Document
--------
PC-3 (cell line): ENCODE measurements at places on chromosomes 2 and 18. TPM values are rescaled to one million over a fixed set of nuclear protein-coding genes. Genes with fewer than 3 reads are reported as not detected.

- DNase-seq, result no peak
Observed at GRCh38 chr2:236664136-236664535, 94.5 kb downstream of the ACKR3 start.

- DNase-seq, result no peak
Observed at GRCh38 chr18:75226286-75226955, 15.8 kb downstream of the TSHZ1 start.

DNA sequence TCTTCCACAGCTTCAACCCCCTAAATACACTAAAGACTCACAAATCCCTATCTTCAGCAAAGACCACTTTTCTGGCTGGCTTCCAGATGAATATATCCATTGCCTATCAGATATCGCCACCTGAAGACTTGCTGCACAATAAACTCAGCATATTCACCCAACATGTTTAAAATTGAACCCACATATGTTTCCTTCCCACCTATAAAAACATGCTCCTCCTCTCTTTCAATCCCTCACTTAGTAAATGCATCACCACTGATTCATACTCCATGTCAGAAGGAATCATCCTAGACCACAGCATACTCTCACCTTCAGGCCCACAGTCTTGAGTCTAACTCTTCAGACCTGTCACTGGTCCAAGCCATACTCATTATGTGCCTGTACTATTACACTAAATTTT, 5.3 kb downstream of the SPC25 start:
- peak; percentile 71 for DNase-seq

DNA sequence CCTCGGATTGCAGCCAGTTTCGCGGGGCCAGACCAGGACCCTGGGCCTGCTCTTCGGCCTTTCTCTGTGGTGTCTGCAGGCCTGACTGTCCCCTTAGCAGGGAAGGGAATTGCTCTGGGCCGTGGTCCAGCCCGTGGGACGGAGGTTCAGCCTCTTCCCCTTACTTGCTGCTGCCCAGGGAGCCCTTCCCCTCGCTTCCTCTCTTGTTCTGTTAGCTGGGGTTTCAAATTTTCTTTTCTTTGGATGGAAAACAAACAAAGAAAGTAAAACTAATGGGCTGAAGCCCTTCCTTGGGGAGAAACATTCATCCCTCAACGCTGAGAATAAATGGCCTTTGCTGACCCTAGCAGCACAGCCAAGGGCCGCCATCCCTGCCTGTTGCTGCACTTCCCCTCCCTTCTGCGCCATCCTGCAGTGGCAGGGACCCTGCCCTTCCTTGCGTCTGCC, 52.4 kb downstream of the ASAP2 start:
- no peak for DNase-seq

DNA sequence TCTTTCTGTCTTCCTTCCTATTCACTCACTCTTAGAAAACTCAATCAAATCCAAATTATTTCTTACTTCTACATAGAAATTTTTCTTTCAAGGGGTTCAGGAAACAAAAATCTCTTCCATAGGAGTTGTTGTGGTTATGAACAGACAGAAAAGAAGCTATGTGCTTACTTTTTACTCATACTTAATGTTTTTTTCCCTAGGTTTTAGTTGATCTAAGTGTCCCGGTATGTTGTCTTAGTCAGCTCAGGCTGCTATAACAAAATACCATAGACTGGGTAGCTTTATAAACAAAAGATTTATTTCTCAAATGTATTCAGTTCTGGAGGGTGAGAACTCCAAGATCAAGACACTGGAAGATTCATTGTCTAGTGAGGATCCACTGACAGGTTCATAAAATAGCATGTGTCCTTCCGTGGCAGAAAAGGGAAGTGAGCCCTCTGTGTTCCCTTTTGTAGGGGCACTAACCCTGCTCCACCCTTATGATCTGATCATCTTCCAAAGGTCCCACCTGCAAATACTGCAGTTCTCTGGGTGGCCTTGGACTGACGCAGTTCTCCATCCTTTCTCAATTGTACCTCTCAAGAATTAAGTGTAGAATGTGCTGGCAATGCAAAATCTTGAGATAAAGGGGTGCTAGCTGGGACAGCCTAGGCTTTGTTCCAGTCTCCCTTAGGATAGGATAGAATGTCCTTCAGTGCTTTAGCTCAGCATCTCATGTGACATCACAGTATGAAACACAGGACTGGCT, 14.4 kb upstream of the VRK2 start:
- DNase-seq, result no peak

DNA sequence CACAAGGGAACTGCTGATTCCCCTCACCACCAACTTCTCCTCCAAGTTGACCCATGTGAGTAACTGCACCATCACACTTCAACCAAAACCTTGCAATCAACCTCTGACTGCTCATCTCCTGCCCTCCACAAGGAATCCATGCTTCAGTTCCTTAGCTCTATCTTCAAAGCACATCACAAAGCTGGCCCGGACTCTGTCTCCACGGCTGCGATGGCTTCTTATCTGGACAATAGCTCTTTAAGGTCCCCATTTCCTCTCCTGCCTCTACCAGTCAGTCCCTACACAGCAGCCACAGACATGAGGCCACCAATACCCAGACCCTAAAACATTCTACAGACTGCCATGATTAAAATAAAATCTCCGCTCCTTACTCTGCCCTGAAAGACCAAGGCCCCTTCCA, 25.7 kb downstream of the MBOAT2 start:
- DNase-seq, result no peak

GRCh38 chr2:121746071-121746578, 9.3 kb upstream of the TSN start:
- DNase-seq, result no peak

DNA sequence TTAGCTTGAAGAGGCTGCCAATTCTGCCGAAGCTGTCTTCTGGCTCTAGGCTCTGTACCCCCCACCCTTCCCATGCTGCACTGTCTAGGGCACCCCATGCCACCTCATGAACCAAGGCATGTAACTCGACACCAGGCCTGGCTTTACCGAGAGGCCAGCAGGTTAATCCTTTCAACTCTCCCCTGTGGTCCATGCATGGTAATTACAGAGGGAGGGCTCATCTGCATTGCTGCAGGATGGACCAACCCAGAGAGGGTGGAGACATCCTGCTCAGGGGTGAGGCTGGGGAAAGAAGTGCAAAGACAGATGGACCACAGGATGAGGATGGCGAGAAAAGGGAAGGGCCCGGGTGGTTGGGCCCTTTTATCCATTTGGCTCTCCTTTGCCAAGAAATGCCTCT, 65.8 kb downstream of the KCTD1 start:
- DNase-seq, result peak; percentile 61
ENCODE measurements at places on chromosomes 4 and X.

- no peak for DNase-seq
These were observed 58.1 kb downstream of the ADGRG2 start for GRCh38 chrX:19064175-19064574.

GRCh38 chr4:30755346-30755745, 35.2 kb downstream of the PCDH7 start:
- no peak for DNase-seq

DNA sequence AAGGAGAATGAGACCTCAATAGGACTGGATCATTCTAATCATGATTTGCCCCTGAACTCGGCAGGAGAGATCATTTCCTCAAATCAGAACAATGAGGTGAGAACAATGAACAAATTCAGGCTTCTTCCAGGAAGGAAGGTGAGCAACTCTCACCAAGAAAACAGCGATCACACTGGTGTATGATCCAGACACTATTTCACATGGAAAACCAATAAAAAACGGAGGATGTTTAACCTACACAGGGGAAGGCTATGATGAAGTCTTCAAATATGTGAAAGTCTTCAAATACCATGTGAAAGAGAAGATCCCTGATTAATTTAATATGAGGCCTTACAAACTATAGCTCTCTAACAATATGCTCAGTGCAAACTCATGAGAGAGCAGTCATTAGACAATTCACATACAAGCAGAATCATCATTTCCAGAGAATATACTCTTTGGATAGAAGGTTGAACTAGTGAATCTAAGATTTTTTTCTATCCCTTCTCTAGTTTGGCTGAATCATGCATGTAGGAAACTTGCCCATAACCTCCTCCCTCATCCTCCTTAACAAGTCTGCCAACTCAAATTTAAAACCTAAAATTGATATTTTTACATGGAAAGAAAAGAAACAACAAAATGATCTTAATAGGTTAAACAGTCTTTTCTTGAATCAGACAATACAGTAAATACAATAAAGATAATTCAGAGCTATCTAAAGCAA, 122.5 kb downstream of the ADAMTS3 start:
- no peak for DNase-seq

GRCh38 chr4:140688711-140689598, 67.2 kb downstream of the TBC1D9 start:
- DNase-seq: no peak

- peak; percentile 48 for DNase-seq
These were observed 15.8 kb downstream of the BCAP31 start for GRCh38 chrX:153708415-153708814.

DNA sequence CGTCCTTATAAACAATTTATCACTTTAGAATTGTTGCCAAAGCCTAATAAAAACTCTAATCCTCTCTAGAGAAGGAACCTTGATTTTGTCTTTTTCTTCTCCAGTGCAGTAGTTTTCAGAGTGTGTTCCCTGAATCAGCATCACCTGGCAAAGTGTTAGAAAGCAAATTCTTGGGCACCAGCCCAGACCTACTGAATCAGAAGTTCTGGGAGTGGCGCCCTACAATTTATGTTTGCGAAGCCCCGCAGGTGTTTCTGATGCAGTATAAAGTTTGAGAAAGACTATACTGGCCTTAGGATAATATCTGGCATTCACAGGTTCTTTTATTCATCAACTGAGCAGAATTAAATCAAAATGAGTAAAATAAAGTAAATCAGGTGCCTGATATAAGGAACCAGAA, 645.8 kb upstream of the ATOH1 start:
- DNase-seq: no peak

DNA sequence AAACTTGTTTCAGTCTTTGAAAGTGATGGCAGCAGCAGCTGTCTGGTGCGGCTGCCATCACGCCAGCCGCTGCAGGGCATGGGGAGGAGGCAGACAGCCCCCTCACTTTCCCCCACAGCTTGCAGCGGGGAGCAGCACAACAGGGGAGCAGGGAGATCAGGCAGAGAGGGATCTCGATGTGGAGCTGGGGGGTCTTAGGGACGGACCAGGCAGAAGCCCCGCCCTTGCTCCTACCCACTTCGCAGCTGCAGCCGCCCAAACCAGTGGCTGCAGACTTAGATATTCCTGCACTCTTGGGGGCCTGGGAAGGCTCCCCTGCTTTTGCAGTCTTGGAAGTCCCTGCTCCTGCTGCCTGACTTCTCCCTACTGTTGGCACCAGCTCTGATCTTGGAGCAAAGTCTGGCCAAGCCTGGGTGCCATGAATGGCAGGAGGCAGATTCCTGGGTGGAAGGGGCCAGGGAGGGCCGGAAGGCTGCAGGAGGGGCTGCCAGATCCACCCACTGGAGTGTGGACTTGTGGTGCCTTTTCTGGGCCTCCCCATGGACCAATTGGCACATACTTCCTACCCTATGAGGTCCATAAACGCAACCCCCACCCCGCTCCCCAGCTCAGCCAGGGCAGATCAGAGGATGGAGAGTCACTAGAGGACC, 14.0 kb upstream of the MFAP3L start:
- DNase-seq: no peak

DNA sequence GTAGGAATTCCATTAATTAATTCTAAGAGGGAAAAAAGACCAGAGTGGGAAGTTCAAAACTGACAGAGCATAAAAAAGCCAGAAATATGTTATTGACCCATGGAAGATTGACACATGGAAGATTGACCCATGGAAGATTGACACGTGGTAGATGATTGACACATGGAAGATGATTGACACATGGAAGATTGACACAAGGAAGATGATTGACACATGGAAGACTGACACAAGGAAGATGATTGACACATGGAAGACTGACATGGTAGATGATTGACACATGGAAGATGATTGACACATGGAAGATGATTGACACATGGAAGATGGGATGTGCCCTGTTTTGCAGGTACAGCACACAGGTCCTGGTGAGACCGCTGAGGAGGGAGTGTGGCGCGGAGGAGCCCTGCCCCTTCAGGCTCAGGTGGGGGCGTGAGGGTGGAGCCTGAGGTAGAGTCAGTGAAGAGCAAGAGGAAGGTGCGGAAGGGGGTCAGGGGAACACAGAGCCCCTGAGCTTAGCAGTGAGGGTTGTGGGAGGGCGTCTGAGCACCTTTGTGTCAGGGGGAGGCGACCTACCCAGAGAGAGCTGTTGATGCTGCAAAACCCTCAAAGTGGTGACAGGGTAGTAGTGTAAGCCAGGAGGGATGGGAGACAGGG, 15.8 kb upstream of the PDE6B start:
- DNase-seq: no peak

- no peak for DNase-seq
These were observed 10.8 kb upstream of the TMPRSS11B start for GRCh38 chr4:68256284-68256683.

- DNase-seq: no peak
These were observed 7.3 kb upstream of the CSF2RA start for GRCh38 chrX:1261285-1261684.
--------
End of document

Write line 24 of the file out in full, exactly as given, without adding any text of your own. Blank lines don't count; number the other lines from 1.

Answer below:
- no peak for DNase-seq